Last week, the Wall Street Journal ran a longish feature on state governments grappling with budget deficits and future obligations. If you believed the underlying numbers, it made you feel better. The question is: should you believe the numbers?
Joshua Rauh, who has emerged as one of the nation’s leading experts on this topic, argues that the numbers are wrong.
He writes on his blog at Northwestern University’s Kellogg School:
The (WSJ) article includes a graphic, “How the States Measure Up,” including unfunded pension liabilities, sourcing Moody’s for the pension data. Moody’s covers itself by using official statistics provided in the annual financial reports of the systems — although according to another WSJ article from Tuesday Feb 22, Moody’s has “voiced support” for legislation that would require states to furnish annual reports to the Treasury using the correct methodology.
According to the graphic, unfunded liabilities to GDP maxes out at around 16% for the states Hawaii and Mississippi. The reality is that when proper financial discounting is applied to pension liabilities, the average unfunded liability across the 50 states represents 18% of GDP. For eight states it is over 25% of GDP. For three it is over 30% of GDP, and for one (Ohio) it is 35% of GDP. Here is a table. This includes only unfunded liabilities from systems sponsored at the state level, and only benefits promised based on service and salary up until today (legacy liabilities). Local liabilities increase the unfunded liability by about 20%.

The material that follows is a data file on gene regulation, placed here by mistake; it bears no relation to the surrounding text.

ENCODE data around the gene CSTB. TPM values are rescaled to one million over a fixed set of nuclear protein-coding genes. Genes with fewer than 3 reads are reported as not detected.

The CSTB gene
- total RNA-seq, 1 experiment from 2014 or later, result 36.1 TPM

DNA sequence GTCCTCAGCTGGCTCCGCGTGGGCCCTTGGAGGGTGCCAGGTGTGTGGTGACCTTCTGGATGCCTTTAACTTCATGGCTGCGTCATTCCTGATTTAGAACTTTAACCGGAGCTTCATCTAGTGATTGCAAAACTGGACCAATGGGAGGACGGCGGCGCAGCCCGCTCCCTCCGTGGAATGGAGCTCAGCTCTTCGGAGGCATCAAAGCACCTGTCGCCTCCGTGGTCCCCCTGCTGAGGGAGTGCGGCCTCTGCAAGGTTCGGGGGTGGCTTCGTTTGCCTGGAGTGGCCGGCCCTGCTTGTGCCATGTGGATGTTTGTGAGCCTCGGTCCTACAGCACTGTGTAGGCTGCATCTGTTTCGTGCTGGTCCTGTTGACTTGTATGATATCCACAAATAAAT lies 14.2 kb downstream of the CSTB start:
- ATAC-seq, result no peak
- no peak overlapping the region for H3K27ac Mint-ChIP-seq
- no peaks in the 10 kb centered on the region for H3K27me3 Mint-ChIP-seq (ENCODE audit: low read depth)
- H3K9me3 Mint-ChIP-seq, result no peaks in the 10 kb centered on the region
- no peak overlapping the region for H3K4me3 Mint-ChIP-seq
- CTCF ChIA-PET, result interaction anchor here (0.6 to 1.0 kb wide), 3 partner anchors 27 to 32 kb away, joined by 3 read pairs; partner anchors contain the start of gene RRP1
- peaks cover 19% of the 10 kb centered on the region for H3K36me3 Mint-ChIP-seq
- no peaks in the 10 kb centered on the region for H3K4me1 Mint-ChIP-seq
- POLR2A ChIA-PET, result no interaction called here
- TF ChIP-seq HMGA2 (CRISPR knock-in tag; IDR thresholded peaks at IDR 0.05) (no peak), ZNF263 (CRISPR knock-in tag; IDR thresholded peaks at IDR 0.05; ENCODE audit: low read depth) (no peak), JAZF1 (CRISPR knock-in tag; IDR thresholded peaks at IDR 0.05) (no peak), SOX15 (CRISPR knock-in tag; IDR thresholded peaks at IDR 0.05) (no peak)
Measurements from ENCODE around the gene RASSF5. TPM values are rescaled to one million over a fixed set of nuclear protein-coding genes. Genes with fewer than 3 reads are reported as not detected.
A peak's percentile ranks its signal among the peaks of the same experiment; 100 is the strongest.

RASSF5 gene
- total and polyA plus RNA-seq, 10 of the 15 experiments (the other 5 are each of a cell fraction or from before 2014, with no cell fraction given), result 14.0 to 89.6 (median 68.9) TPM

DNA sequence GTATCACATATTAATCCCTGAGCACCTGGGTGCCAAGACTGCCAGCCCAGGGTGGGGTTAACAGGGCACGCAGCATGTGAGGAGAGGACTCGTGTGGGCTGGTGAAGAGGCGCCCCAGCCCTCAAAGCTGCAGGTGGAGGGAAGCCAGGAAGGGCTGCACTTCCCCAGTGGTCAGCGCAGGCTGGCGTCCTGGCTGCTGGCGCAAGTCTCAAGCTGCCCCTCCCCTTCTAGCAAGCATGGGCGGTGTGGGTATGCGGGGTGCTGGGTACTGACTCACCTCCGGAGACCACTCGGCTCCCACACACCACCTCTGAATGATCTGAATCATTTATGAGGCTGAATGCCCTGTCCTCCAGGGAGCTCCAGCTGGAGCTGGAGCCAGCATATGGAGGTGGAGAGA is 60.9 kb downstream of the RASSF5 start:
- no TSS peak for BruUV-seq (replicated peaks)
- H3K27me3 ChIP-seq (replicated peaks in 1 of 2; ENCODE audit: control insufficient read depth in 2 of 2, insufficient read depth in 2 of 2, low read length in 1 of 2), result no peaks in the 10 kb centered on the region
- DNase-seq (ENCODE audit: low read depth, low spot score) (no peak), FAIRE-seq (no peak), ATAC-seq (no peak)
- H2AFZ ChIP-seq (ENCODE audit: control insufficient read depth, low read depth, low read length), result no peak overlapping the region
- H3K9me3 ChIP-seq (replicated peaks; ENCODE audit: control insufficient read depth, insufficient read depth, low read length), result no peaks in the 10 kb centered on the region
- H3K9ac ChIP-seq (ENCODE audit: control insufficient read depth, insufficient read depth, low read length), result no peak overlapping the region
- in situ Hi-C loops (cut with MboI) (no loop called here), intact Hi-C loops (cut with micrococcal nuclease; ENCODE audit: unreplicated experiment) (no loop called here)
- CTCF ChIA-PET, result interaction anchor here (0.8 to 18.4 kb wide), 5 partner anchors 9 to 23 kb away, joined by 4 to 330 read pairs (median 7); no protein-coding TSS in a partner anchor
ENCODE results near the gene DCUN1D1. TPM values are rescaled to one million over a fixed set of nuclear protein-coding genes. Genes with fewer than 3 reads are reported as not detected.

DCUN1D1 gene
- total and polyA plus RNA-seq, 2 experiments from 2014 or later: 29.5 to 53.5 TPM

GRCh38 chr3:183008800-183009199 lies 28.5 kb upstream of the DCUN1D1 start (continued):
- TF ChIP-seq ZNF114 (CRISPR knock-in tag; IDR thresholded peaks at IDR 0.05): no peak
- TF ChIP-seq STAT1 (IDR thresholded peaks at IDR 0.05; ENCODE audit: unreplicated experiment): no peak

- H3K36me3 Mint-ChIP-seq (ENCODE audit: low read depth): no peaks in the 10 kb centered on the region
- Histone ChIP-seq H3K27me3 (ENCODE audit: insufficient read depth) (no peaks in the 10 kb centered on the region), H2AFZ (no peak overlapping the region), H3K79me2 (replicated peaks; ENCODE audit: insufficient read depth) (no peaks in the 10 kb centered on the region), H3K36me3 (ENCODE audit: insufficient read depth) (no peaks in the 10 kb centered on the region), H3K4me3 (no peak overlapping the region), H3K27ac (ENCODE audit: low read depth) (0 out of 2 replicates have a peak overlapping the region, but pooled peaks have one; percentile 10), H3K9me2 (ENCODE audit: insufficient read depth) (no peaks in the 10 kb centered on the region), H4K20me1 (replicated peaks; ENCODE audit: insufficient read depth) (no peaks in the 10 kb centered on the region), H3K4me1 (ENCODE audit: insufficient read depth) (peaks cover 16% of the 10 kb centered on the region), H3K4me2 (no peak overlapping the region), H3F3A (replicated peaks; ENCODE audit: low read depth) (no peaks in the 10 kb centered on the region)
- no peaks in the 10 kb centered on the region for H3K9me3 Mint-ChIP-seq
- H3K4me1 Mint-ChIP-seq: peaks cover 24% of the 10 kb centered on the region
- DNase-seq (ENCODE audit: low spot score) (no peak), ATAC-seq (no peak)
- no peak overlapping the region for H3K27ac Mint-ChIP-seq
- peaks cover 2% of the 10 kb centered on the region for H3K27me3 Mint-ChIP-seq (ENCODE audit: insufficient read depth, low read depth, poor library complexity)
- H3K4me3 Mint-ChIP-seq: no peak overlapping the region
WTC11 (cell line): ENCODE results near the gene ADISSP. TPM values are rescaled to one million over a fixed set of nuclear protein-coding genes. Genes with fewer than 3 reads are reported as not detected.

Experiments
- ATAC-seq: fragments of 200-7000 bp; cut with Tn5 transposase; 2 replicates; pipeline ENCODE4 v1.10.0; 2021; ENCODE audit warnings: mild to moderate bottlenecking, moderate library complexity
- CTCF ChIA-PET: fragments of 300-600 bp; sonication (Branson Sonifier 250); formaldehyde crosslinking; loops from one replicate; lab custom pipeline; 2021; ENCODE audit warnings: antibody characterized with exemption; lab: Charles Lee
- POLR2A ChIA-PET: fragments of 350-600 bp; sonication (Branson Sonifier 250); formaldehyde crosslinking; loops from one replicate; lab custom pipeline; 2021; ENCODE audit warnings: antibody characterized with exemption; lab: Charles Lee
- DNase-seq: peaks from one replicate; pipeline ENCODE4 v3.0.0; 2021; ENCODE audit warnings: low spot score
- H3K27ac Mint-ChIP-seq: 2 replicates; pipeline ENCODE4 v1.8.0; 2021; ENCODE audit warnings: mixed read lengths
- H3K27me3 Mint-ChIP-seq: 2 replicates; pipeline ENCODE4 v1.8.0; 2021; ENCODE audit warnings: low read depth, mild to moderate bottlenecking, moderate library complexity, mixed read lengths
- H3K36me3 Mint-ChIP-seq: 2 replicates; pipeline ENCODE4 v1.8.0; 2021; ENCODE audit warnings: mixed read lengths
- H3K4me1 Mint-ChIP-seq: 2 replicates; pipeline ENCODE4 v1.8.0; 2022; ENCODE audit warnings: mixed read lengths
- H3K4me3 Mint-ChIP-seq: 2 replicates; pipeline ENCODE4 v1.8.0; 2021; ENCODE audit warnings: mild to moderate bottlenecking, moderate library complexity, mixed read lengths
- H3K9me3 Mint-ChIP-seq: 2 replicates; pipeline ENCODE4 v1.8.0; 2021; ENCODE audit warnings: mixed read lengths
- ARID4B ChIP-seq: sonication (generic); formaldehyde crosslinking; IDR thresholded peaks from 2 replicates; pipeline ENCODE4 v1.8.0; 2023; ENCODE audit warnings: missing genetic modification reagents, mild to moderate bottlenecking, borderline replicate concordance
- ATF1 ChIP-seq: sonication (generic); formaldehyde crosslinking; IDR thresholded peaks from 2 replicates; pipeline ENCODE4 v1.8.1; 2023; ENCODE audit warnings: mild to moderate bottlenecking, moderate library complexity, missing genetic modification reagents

If you are new to this and wondering what the difference is between my statistics and the official methodology, the issue is the standards established for pension measurement by the Government Accounting Standards Board (GASB). GASB allows state and local governments to disclose their debts by assuming returns on risky assets. The governments assume that the actual return will be identical to the targeted return, most commonly 8%, ignoring the fact that if the assets do not return 8%, the taxpayers are on the hook for the downside. GASB confounds the measurement of the amount of the debt with the government’s risky plans for repaying that debt.
Moving the debate about unfunded pension liabilities forward requires that everyone start with the same set of numbers.
The Rauh numbers seem much more realistic than the (present) Moody’s numbers. Better to live in the real world, no?
NOW WATCH: Briefing videos
Business Insider Emails & Alerts
Site highlights each day to your inbox.